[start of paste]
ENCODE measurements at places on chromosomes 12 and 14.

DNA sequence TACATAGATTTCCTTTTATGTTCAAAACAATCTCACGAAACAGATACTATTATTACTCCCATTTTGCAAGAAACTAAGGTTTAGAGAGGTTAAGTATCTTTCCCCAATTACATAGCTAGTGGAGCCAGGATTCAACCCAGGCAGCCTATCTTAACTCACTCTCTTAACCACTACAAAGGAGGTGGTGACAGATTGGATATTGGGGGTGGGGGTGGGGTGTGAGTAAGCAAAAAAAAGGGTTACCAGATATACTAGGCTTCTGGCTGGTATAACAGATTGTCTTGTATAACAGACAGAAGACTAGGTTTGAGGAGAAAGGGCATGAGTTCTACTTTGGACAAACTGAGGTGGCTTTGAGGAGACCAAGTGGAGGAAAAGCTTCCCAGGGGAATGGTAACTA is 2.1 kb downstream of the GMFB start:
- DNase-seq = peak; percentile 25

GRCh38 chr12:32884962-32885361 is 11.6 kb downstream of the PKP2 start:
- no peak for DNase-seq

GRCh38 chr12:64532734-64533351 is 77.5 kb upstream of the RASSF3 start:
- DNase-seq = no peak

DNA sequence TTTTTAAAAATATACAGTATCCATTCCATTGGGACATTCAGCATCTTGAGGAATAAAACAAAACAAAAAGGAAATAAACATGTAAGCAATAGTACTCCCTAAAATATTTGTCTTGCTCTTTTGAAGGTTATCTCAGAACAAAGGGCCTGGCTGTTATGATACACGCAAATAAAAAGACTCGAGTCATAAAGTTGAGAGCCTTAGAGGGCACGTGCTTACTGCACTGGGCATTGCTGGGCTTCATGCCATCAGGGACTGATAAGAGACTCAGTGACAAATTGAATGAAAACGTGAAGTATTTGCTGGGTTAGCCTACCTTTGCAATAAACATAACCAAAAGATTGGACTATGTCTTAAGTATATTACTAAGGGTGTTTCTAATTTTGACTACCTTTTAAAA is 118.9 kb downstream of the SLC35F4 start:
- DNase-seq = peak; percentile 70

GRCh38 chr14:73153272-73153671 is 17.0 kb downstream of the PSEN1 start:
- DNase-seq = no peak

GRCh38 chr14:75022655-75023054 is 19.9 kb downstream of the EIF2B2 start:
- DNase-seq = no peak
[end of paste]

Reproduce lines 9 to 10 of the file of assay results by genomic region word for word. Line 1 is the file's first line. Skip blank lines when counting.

- DNase-seq = peak; percentile 70

GRCh38 chr14:73153272-73153671 is 17.0 kb downstream of the PSEN1 start: